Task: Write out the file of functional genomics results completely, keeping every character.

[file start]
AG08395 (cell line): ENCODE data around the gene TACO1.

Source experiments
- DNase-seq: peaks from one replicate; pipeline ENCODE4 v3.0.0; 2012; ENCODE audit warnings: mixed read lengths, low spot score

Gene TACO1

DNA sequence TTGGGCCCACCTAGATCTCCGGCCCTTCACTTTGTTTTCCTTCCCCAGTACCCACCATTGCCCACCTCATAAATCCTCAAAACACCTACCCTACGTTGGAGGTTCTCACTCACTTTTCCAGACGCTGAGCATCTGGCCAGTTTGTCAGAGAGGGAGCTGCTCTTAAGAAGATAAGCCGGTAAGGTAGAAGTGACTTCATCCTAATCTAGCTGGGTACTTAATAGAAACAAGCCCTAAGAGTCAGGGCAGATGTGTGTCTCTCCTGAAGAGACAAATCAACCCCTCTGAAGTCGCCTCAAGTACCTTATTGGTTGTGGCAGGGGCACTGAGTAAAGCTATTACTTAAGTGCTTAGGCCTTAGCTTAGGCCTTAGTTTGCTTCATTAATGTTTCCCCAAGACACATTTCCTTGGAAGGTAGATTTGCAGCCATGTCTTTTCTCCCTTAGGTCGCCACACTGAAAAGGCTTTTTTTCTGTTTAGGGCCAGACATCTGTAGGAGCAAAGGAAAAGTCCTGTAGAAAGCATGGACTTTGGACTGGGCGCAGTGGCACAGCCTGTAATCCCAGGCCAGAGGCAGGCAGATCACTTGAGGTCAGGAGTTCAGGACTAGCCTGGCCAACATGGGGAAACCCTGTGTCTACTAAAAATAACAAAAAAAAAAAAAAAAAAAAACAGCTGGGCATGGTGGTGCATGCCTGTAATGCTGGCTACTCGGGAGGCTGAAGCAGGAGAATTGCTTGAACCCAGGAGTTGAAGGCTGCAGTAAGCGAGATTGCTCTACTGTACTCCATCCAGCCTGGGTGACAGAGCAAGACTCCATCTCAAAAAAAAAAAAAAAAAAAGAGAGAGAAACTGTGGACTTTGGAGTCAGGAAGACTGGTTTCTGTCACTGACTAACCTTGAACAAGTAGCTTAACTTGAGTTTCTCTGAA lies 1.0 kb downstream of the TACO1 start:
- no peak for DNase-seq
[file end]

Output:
AG08395 (cell line): ENCODE data around the gene TACO1.

Source experiments
- DNase-seq: peaks from one replicate; pipeline ENCODE4 v3.0.0; 2012; ENCODE audit warnings: mixed read lengths, low spot score

Gene TACO1

DNA sequence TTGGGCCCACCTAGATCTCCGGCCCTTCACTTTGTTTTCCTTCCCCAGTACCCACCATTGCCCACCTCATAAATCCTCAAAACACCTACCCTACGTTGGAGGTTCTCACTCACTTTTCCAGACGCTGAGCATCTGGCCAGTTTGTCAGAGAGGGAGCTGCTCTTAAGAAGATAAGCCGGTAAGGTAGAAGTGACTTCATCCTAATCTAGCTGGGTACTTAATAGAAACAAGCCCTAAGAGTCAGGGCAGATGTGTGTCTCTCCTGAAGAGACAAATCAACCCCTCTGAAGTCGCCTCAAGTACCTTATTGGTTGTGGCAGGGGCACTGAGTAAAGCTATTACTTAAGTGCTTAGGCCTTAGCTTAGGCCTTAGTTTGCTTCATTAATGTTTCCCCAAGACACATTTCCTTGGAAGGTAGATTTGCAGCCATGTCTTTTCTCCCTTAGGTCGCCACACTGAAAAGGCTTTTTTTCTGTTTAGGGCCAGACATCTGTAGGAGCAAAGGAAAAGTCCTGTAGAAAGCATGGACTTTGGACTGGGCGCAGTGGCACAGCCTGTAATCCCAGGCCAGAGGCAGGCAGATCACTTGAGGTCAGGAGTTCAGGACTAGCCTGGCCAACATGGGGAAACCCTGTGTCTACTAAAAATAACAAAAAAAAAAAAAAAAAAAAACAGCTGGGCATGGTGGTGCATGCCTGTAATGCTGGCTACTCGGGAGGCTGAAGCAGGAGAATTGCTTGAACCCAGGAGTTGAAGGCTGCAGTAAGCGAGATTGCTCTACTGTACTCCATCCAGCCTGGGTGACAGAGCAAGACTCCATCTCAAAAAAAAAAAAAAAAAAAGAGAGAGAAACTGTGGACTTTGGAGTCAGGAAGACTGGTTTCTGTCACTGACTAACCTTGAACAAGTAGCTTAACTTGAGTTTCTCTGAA lies 1.0 kb downstream of the TACO1 start:
- no peak for DNase-seq